While Italy struggles to introduce “right to know” data act along the lines of similar laws in Anglo-Saxon countries, a bill aimed at speeding and broadening the disclosure of information under the Freedom of Information Act passed the US House of Representatives on 11 January 2016.
The FOIA Oversight and Implementation ACT (H.R. 653) amends the Freedom of Information Act to provide the public with greater access to information disclosable under such Act. The legislation was approved on an expedited basis at the urging of House Oversight Committee which released a report highlighting unnecessary complications, misapplication of the law, and extensive delays in the FOIA process.
Among other measures, the bill require the government to create a single online portal to submit and track requests to any government agency. It also limits exemptions and creates accountability for exemption decisions to be monitored by multiple compliance reviews as well as increasing forms of proactive disclosure of records.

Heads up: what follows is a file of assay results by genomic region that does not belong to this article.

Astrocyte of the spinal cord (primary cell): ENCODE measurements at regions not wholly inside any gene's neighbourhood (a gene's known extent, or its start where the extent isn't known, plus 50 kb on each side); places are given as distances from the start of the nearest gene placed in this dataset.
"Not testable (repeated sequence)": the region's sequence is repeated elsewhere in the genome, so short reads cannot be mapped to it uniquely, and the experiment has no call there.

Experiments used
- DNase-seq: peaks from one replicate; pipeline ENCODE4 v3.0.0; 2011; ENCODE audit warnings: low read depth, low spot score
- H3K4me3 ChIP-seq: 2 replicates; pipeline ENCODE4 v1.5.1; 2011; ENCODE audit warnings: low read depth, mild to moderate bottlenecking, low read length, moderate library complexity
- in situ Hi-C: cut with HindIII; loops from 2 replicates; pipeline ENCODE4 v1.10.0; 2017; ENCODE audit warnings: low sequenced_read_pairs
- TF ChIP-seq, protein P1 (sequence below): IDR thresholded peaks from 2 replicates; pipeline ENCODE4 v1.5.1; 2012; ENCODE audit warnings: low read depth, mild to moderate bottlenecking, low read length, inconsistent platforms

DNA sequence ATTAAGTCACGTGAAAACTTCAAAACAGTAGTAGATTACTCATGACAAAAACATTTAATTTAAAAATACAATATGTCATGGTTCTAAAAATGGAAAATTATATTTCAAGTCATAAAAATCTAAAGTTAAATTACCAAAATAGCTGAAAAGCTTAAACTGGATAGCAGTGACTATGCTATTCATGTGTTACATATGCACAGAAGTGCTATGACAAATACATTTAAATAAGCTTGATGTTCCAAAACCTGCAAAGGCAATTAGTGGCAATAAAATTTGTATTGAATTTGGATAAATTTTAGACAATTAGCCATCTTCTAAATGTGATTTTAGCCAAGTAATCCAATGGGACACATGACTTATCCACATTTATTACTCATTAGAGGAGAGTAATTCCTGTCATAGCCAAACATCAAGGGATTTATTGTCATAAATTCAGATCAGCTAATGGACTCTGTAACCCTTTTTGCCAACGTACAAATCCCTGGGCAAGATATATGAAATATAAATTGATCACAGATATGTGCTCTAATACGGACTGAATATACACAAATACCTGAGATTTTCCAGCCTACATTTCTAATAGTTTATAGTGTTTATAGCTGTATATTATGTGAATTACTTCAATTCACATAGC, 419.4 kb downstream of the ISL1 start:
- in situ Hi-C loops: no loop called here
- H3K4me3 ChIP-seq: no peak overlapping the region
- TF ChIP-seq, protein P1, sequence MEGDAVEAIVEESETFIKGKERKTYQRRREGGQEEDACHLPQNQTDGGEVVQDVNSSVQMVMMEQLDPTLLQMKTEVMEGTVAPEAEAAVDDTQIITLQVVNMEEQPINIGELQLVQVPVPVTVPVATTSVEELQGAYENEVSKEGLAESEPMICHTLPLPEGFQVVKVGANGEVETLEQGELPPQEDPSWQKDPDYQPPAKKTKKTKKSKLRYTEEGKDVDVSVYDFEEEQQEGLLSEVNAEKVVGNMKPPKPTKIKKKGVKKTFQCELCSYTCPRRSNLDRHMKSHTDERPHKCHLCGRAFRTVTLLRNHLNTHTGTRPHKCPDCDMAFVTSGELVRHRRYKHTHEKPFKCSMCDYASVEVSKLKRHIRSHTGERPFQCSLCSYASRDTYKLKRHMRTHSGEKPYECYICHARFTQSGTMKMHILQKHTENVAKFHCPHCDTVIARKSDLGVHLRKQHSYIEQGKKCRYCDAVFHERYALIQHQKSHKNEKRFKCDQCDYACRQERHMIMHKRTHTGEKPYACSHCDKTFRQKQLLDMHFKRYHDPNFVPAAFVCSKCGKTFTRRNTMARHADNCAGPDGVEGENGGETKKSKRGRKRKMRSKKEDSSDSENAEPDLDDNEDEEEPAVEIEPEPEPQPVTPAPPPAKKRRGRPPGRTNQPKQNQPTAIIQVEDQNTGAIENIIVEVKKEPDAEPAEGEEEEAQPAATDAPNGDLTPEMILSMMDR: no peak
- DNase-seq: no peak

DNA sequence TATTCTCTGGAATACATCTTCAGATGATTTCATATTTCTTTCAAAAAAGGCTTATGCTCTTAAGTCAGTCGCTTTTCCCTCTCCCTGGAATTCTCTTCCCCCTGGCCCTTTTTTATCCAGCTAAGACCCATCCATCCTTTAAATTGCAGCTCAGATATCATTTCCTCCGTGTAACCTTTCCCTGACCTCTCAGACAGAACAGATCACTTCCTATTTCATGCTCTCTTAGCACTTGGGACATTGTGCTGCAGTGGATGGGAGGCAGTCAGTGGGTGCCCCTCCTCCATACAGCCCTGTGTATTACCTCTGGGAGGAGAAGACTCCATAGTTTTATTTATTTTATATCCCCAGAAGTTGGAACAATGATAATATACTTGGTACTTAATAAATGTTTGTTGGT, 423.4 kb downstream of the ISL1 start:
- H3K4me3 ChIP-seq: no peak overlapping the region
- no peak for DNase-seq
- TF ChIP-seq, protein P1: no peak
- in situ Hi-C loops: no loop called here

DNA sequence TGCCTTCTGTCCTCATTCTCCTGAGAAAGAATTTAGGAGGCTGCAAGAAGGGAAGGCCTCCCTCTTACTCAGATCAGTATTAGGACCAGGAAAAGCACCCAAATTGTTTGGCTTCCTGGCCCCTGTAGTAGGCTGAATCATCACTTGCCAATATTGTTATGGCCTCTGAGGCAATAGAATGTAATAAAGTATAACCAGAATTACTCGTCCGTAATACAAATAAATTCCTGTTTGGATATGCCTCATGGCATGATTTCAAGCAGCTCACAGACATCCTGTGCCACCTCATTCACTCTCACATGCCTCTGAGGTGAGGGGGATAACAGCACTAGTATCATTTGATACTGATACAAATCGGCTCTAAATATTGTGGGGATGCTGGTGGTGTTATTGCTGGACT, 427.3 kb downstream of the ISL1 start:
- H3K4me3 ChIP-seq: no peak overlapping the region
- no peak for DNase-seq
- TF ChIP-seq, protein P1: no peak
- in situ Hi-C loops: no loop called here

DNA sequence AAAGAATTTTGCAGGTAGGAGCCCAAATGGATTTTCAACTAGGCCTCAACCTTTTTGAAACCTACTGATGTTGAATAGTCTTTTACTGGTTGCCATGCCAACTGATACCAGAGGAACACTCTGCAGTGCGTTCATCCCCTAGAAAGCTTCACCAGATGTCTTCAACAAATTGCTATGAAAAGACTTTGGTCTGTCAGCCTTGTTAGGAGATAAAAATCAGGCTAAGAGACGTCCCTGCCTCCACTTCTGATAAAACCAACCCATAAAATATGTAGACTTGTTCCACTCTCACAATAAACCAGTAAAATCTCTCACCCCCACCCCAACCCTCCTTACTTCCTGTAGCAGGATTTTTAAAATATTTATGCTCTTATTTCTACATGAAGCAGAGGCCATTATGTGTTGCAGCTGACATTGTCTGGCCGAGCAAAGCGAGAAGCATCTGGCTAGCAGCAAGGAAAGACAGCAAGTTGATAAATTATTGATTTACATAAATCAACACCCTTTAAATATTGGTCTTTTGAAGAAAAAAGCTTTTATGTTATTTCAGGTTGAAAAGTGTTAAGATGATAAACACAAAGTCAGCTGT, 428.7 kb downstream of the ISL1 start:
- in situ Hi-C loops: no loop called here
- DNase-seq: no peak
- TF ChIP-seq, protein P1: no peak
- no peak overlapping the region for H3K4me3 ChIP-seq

The bill has been supported by non-governmental organizations calling for a comprehensive FOIA reform by its 50th anniversary in July 2016. NGOs object, however, to the last-minute provisions which exempted the Intelligence Community agencies from certain amendments.
Moreover, as pointed out by the New York Times, the bill is not expected to fully address a complaint by some open records advocates about corporations that overwhelm agencies with document requests and then resell the documents to various industries. A recent study by Margaret Kwoka (University of Denver) on the commercial use of FOIA found that information resellers are some of the most frequent FOIA requesters receiving in essence a substantial subsidy without corresponding any public good, all while draining agency resources that might otherwise be used to respond to FOIA requests that serve its central oversight and accountability aims.
As a remedy, this study proposes a targeted and aggressive policy of requiring government agencies to affirmatively disclose sets of records that are routinely the subject of FOIA requests — a surprisingly large number of the documents sought by commercial requesters. Proactive transparency is one of the measure introduced by the FOIA Oversight and Implementation Act which requires agencies to make available online any record requested three or more times.
(Fabrizio Di Mascio)